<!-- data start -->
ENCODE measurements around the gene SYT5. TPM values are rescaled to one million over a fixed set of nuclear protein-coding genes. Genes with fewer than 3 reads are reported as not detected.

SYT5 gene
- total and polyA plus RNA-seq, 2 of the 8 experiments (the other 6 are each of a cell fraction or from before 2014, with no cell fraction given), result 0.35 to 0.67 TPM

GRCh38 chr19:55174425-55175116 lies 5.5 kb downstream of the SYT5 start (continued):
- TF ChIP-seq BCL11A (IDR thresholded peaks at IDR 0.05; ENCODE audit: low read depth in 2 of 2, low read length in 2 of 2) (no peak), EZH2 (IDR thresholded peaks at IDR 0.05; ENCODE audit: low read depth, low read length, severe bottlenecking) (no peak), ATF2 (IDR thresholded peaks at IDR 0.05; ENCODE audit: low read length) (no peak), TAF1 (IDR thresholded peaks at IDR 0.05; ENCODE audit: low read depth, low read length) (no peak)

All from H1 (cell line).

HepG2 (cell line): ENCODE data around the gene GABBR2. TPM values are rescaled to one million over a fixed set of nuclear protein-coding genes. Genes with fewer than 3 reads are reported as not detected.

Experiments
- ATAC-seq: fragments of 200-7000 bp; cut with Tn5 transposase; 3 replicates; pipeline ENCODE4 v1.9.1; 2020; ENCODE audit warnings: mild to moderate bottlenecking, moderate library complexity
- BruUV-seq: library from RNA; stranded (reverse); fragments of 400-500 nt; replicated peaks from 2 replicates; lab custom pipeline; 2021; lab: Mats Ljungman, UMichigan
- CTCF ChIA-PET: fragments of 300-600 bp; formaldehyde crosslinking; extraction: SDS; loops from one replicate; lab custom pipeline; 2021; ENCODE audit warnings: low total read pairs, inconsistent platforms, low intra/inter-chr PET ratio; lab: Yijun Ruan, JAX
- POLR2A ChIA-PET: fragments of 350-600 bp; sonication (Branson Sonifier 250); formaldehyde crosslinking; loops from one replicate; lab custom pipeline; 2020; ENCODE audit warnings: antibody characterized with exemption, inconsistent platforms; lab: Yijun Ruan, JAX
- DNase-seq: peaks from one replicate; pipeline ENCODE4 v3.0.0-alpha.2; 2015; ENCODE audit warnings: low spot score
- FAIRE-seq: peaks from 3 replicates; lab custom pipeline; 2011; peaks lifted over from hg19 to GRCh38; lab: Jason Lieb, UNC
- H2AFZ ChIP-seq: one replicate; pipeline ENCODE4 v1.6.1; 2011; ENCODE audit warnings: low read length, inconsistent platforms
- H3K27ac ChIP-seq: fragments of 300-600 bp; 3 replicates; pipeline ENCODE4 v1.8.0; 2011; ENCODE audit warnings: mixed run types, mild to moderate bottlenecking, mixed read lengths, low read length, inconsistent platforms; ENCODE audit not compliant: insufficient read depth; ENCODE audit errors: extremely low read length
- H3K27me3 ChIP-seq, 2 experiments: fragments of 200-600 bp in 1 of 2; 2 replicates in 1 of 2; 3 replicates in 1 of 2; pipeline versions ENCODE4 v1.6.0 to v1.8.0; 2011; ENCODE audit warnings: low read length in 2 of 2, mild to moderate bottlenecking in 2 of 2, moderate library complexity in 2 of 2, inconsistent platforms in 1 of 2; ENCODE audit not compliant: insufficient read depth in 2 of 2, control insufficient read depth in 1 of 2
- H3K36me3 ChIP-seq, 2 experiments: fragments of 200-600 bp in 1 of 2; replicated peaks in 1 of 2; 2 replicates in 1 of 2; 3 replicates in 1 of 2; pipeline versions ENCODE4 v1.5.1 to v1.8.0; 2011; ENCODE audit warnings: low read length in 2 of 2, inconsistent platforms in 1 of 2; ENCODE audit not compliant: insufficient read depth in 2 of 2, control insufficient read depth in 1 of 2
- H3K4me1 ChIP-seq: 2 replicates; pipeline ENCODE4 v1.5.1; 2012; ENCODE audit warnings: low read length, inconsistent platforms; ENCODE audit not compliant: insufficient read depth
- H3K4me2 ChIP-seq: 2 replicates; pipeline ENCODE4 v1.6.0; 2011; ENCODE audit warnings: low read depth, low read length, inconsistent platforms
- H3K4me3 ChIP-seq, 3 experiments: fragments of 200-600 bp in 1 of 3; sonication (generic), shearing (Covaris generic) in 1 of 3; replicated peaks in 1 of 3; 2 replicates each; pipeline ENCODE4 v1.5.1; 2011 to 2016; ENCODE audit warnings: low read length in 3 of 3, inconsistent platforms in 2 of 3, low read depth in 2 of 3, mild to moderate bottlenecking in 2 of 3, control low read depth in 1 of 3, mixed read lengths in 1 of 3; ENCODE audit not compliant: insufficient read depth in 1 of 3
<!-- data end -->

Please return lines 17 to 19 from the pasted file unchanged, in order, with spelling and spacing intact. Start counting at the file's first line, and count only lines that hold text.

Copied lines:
- H3K27me3 ChIP-seq, 2 experiments: fragments of 200-600 bp in 1 of 2; 2 replicates in 1 of 2; 3 replicates in 1 of 2; pipeline versions ENCODE4 v1.6.0 to v1.8.0; 2011; ENCODE audit warnings: low read length in 2 of 2, mild to moderate bottlenecking in 2 of 2, moderate library complexity in 2 of 2, inconsistent platforms in 1 of 2; ENCODE audit not compliant: insufficient read depth in 2 of 2, control insufficient read depth in 1 of 2
- H3K36me3 ChIP-seq, 2 experiments: fragments of 200-600 bp in 1 of 2; replicated peaks in 1 of 2; 2 replicates in 1 of 2; 3 replicates in 1 of 2; pipeline versions ENCODE4 v1.5.1 to v1.8.0; 2011; ENCODE audit warnings: low read length in 2 of 2, inconsistent platforms in 1 of 2; ENCODE audit not compliant: insufficient read depth in 2 of 2, control insufficient read depth in 1 of 2
- H3K4me1 ChIP-seq: 2 replicates; pipeline ENCODE4 v1.5.1; 2012; ENCODE audit warnings: low read length, inconsistent platforms; ENCODE audit not compliant: insufficient read depth